Kampala, Uganda | THE INDEPENDENT | Professor Charles Olweny, the pioneer Ugandan director of the Uganda Cancer Institute in the 70s, has said health workers at the Mulago centre deserve more credit than they are getting.
He was speaking at the official launch of a new book titled “Staying Alive”, which chronicles the history of Uganda Cancer Institute (UCI). The book was compiled by photography historian Andrea Stultiens with the help of the work of then medical history student Marissa Mika, and medical illustrators John Nyende and Butungi Coleb.
Olweny said that work and research of international standard is ongoing at the Uganda Cancer Institute (UCI), but many Ugandans prefer to look at the negative, citing the recent furore over the radiotherapy machine.
“The Cancer Institute became world famous before any Radiotherapy machine ever came to Uganda,” Olweny said.
Professor Olweny narrated how Dr. Denis Burkitt, an Irish surgeon and missionary who started working in Uganda in the late 1950s, pioneered the first successful use of combination chemotherapy to cure cancer.
Burkitt described and developed treatment for childhood lymphoma, a type of cancer that was ravaging many parts of Africa. In recognition of his work, it was eventually named after him, Burkitt lymphoma.
The Irishman was one of the doctors that worked at Makerere’s Mulago Medical School, and with UCI when it was formed in August 1967. Professor Olweny was one of Burkitt’s students.
In 1965, the National Cancer Institute (NCI) in the US, which was deeply involved in chemotherapy research, partnered with Makerere University and began supplying funding and researchers. Two years later the project matured into the Uganda Cancer Institute, that would win international awards in the 70s for Burkitt’s work.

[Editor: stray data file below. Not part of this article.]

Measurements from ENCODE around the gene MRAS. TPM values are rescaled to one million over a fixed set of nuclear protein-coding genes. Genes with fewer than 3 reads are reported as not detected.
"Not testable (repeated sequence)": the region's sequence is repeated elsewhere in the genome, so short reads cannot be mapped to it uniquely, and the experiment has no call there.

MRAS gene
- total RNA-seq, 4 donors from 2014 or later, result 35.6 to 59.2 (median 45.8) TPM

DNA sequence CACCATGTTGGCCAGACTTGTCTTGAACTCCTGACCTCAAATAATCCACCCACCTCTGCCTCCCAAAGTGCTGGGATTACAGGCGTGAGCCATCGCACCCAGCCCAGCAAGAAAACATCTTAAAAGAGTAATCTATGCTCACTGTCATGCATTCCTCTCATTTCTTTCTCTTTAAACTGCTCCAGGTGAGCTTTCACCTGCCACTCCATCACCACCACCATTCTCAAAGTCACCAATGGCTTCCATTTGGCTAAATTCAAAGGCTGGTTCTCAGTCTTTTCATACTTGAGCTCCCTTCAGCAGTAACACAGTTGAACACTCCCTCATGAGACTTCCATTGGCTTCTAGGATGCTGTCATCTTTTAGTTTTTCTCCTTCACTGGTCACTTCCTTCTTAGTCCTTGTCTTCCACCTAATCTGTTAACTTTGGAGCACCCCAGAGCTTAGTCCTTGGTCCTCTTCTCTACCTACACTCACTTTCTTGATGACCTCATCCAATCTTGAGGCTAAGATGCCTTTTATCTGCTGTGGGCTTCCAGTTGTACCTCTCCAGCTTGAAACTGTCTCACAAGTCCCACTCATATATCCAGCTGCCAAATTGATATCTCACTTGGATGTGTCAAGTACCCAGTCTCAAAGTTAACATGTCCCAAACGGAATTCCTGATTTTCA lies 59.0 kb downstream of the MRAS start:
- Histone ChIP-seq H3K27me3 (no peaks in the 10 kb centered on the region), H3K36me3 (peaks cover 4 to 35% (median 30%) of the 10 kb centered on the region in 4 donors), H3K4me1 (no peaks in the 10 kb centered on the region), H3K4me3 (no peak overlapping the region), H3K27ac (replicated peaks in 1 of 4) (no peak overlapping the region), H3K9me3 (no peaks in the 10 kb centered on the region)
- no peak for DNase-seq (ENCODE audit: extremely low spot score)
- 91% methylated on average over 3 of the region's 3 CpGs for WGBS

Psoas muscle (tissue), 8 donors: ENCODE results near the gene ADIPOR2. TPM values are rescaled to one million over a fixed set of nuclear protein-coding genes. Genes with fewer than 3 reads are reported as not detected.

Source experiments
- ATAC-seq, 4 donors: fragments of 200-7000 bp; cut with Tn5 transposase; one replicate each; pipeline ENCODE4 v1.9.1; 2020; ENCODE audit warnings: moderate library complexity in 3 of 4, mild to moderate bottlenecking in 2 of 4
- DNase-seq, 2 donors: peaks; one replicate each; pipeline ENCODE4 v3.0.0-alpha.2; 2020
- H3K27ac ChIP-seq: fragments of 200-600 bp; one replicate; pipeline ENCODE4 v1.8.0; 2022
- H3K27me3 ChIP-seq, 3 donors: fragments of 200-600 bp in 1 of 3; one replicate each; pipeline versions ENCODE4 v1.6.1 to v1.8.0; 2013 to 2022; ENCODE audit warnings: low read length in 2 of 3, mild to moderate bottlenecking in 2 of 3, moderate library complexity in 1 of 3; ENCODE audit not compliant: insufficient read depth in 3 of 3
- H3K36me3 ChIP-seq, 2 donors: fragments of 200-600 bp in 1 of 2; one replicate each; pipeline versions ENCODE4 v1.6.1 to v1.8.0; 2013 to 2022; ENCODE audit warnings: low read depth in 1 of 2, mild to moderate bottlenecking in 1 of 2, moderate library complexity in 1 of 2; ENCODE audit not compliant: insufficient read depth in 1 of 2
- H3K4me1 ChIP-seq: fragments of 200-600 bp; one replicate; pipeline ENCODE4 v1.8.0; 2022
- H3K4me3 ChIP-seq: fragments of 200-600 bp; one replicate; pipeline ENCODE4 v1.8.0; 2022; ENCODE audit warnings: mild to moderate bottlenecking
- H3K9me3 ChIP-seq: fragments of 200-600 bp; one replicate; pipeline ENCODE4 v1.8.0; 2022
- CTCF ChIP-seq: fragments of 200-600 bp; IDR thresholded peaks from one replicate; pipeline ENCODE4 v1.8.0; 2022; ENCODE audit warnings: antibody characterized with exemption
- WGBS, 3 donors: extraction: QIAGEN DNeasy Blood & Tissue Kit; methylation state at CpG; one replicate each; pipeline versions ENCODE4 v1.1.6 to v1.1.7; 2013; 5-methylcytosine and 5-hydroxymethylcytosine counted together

But after the arrival of President Idi Amin, many researchers fled, leaving UCI in the hands of Ugandans.
It was in 1972 nevertheless that Burkitt, Ziegler and two other physician-scientists received the prestigious Lasker awards for their work in Uganda.
In 1967, under the leadership of Dr. John Ziegler, an NCI-trained physician-scientist, the Lymphoma Treatment Centre — the forerunner of what would become the Uganda Cancer Institute — opened.
UCI is this month celebrating 50 years, and several activities have been organised, including a week-long exhibition of Andrea Stultiens’ book at Afriart Gallery in Kampala.
Professor Olweny hailed the current Director Dr Jackson Orem for carrying the torch, and for partnering with the Fred Hutchinson Cancer Research Center in the US. The Fred Hutchinson Cancer Research Center has funded the building of the new cancer centre at Mulago – the UCI-Fred Hutch Cancer Centre – and funded training of health workers.
“Change is necessary but continuity is also important. It’s great to see today that we are working with Fred Hutchinson Cancer Research Center to fight Cancer in Uganda,” Olweny said. (read full speech here – click)
“The Institute became famous because we showed the doctors and nurses can work together to treat patients,” he concluded. (See related video page 2 – click)
Prof Olweny is currently Chairman of UCI, and also Chairman the Board of Governors of St. Francis Hospital, Nsambya. He was Vice- Chancellor of Uganda Martyrs University Nkozi for 8 years. He previously worked for University of Manitoba in Winnipeg and University of Adelaide as a Professor of Oncology. He holds a doctorate in Oncology.